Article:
About 11-12 years back in my undergraduate days, I took chose a philosophy class to fill a requirement for my degree. The instructor primarily spoke on utilitarianism. As you can see, I've included that definition above, courtesy of Google dictionary. The way it was taught to me was, mankind should do whatever benefits the whole even if sacrifices have to be made to achieve this state.
We were presented a scenario that my logic really dislikes to this day because of all the "what ifs."
The scenario presented went like so:
- Man in his 40's witnesses a boy in a lake who is going to drown and die without his help.
- In this scenario, these are the ONLY people around.
- The man is in his 40's and closer to mortality than the 8-12 y/o boy.
- Saving the boy would KILL the man. Don't ask why, that's part of this scenario.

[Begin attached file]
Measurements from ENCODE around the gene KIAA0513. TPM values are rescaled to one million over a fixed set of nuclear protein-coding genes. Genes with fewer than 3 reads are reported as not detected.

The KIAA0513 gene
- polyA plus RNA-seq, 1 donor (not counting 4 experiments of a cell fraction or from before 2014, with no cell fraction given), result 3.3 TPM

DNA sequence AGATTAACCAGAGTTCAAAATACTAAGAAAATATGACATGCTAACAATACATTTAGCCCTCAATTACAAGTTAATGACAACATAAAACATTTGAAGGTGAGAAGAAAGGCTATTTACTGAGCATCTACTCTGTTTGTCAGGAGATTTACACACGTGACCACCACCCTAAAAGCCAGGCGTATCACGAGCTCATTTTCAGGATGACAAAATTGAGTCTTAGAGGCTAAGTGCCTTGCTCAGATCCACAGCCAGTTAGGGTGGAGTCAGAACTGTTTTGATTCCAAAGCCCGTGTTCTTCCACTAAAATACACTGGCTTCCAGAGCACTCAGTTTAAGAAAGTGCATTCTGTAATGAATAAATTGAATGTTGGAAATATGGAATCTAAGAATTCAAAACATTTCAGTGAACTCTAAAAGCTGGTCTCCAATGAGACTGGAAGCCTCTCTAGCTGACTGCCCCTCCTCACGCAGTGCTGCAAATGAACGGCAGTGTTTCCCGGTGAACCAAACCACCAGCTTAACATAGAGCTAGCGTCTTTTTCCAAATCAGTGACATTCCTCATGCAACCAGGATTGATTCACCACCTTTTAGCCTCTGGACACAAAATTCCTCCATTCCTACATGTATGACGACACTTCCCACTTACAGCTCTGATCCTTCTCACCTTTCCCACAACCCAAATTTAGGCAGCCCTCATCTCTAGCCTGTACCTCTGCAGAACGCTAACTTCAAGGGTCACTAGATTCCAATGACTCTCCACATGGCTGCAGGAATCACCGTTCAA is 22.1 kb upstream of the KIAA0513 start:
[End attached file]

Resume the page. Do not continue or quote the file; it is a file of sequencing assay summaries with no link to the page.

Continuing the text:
Utilitarianism would say for the greater good the man must save the boy. The boy has an entire lifetime ahead of him and more time to do "good" than the man in his 40's does.
Considering I went to school for a medical degree, my first thought is, what if that kid had a massive brain tumour and died a year later after being saved. Or turned into a menace to society?
What if the man that saved him was a doctor or lawyer and very helpful to society. In THAT case utilitarianism is USELESS.
I tried debating this in class but was shut down because the scenario was the scenario & the only two answers were, does the man save the boy or not? Also, the man doesn't know saving the boy would kill him.